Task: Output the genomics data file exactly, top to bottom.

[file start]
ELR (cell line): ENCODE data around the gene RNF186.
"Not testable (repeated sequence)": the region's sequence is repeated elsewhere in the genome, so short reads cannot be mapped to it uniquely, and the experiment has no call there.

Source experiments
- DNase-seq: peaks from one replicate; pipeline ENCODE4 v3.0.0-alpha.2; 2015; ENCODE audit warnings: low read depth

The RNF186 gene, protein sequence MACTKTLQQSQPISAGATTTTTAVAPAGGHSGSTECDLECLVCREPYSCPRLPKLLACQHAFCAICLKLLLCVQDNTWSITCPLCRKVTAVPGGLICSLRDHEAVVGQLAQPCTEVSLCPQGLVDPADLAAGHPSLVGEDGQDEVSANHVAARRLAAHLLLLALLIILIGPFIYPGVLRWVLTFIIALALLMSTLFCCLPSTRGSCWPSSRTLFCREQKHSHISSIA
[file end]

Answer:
ELR (cell line): ENCODE data around the gene RNF186.
"Not testable (repeated sequence)": the region's sequence is repeated elsewhere in the genome, so short reads cannot be mapped to it uniquely, and the experiment has no call there.

Source experiments
- DNase-seq: peaks from one replicate; pipeline ENCODE4 v3.0.0-alpha.2; 2015; ENCODE audit warnings: low read depth

The RNF186 gene, protein sequence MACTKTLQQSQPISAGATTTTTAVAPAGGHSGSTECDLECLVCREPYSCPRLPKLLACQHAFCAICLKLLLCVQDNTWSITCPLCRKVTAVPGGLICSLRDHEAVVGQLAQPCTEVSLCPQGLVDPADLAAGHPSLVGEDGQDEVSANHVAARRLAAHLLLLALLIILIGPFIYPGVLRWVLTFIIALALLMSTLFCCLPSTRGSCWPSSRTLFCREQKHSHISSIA